Return expectations - Key observations from our annual investor survey - July 2020
We recently concluded our annual investor survey, primarily aimed at understanding how you feel about the investments you have entrusted to us. A key survey question is what the return is that you expect from your portfolio over time. Our aim is to understand how well the expectations of investors with different needs and time horizons calibrate to what we think the likely future market outcomes will be.
My first observation is that more than 25% of you said that you just don’t know, which is the highest level of uncertainty since our first survey four years ago. This is understandable, given high volatility levels and the disappointing performance of domestic growth assets in recent years.
Overall, expectations have declined and 61% of the investors who expressed an opinion expect an annual return over time of 10% or more today, compared to 82% in 2017. Most of this decline can be ascribed to investors with a long-term growth goal, which is the cohort most likely to be exposed to the asset classes that disappointed over the last five years.
The average long-term growth return expectation is 10.9% per year (2017: 12%). Coronation’s expected return forecast for a multi-asset fund, such as Balanced Plus, over the next decade is in the 9% to 12% range given current valuation levels across the different asset classes, and assuming that we manage to add around 1.5% annual outperformance to the benchmark. For long-term growth investors, we think expectations, albeit on the optimistic side, is achievable.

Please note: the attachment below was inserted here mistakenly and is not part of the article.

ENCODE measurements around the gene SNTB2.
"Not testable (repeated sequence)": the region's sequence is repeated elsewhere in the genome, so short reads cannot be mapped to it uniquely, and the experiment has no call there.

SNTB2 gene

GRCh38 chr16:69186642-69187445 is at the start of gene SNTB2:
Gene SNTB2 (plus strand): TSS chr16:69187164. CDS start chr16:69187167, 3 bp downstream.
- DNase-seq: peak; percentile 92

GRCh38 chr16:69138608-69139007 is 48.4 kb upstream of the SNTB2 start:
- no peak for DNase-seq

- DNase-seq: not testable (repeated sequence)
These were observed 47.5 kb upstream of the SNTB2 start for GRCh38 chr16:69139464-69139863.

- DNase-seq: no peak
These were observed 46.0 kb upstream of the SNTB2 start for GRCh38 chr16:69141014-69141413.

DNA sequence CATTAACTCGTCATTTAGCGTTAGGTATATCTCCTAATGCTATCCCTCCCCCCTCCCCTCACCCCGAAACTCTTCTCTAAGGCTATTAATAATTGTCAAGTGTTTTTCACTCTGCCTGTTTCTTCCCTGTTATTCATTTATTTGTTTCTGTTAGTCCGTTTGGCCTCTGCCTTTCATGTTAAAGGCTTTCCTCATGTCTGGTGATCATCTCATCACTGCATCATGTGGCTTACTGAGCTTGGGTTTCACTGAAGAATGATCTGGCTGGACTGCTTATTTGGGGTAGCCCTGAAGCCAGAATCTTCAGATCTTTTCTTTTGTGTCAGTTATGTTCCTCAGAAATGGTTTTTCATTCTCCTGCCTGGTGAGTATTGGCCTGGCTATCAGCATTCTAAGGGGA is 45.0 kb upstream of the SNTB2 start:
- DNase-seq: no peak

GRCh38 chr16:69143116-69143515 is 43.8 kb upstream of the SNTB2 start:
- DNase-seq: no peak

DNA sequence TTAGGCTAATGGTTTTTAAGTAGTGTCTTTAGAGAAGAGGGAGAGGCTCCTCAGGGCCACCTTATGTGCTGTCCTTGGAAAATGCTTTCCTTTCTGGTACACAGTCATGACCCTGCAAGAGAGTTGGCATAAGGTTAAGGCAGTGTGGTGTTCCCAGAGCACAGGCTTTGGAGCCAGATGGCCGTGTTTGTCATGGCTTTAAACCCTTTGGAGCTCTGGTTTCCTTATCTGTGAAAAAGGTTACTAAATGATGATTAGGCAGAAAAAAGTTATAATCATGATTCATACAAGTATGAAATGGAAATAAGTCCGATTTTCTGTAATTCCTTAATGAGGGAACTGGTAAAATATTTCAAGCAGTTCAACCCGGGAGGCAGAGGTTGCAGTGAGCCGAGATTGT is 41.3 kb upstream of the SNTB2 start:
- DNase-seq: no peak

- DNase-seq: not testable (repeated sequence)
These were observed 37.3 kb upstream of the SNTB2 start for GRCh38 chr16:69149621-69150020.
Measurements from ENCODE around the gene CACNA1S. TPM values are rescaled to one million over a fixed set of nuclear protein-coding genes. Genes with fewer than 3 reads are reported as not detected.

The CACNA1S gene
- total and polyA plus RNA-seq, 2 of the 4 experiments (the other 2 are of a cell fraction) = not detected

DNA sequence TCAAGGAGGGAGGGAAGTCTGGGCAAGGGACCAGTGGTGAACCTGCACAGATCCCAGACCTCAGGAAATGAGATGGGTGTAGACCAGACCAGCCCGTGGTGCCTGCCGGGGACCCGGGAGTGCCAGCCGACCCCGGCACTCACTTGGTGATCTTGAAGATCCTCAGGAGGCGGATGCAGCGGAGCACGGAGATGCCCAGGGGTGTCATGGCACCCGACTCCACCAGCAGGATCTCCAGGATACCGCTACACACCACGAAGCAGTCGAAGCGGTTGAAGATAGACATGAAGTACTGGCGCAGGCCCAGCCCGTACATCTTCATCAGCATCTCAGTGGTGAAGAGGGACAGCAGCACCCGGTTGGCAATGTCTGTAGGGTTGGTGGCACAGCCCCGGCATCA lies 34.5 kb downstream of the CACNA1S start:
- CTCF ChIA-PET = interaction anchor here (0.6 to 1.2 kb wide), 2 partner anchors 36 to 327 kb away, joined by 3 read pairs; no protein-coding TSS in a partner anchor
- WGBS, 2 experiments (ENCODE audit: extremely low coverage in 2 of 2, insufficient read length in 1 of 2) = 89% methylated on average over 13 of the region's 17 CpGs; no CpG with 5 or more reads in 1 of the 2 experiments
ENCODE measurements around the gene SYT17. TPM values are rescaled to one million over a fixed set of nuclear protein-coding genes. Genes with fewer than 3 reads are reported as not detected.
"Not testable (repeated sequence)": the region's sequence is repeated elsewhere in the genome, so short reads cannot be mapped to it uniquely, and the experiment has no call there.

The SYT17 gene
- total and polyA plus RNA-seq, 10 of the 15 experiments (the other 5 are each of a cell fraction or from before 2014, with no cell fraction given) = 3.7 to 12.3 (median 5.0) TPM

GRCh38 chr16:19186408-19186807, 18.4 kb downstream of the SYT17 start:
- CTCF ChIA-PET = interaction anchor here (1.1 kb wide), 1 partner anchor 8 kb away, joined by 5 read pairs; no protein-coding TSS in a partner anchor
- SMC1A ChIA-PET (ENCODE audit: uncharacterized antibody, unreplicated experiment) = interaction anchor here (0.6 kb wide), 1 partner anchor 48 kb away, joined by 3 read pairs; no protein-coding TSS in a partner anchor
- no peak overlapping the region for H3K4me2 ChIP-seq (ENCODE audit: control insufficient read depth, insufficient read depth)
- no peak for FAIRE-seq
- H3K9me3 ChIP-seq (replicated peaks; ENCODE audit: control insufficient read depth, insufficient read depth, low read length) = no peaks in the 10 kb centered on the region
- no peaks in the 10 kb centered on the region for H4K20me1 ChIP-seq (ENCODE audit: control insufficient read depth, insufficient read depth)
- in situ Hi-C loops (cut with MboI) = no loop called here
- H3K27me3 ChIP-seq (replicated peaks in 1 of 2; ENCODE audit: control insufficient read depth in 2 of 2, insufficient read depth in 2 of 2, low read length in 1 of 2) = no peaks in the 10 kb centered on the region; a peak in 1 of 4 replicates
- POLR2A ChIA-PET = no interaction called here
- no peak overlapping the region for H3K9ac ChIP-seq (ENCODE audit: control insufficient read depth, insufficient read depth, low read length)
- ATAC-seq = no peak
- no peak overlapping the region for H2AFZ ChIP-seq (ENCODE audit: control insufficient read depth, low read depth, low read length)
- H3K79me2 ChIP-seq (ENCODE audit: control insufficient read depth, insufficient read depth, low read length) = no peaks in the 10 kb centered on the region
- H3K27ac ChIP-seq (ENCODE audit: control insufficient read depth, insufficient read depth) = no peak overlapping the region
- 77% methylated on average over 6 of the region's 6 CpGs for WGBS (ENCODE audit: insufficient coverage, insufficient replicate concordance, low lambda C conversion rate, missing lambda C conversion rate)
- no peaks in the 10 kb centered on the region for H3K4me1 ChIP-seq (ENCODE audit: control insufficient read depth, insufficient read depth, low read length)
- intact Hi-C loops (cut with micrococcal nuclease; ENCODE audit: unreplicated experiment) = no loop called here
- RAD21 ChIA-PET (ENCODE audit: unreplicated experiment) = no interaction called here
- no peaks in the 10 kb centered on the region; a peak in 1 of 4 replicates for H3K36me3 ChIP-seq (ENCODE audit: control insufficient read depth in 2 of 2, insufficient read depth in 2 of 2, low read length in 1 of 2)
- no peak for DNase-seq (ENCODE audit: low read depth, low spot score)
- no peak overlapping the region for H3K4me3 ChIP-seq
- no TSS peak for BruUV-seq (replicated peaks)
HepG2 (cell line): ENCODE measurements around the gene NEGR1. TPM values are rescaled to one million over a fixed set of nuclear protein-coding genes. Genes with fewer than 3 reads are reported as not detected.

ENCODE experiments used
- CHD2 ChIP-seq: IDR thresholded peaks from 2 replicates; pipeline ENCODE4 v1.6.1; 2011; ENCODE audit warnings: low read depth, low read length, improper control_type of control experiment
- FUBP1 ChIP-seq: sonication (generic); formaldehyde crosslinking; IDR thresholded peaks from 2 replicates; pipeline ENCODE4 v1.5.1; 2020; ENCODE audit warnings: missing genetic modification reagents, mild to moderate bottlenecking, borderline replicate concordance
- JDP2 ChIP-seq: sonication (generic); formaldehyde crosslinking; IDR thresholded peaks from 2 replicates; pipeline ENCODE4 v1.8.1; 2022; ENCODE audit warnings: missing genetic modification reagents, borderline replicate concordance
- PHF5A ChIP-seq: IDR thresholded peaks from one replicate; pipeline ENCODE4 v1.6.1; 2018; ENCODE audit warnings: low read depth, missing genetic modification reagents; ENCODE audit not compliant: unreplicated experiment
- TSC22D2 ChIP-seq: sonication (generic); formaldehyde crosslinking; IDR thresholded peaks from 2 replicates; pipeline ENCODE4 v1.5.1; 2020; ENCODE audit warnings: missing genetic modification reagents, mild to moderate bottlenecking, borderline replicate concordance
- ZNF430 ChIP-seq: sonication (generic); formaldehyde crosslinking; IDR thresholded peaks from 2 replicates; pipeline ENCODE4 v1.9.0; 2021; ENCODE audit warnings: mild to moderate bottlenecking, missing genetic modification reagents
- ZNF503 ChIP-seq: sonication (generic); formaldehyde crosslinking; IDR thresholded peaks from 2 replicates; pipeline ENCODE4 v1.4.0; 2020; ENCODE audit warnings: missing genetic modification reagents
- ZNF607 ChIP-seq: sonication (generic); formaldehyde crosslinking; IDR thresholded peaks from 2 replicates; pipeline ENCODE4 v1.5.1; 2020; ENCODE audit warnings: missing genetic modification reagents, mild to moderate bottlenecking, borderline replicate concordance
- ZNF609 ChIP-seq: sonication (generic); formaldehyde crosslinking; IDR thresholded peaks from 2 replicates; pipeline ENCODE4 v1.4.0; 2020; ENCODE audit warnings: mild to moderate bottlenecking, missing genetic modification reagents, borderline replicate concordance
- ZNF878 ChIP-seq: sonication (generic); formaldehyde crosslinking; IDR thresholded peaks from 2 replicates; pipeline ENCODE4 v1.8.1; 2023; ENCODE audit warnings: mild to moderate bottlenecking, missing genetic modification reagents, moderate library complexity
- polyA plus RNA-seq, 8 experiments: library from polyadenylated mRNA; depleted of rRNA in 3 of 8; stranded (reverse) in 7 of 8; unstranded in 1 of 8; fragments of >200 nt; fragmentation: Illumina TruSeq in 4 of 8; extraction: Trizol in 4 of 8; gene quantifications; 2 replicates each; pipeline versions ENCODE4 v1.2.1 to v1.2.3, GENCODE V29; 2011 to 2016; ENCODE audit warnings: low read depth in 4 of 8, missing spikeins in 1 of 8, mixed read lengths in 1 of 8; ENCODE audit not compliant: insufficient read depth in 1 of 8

The situation is different for investors with needs consistent with the funds that have done well over the last five years. Investors with international diversification as their primary goal have unchanged return expectations of 11.8% per year (2017: 11.6%). This is also the case for those with immediate income needs (which the Coronation Strategic Income Fund is aimed at), who expect 9.3% p.a. (2017: 9.0% p.a.).
We think these expectations may be heroic. The S&P 500 had a golden decade, returning 13.6% per year in US dollar compared to the 119-year average return of 6.5%. The return over the last decade was fuelled by declining tax rates and lower interest rates, which allowed profit margins to widen and discount rates to drop. These tailwinds are not likely to blow as strong over the next 10 years. The US still makes up 58% of the MSCI All Country World Index, the most important benchmark for global equity funds. While the international investment universe offers many opportunities to add outperformance which may help to get closer to expectations, we expect global index returns of 7% to 9% per annum over the next decade.
Our key concern relates to investor expectations in the immediate income category. Income investors typically have shorter time horizons, often of two to three years. Policy interest rates, anchored by prevailing inflation, play a major role in return outcomes for these investors. Given the demand destruction caused by the pandemic, inflation declined to 2.1% in May, a 16-year low. We expect inflation to remain around the lower end of the 3% to 6% target range over the next three years.
The South African Reserve Bank has already cut interest rates materially, and given how weak the economy is, further cuts are likely. Over the next three years, we think that returns in the 5% to 6% range will be a good outcome for income fund investors, which is much lower than the 9.3% survey expectation and the 8.4% Strategic Income delivered over the previous decade. While investors could successfully ride out the storm in lower risk funds historically, the outlook for adopting this approach as your long-term strategy is less rosy.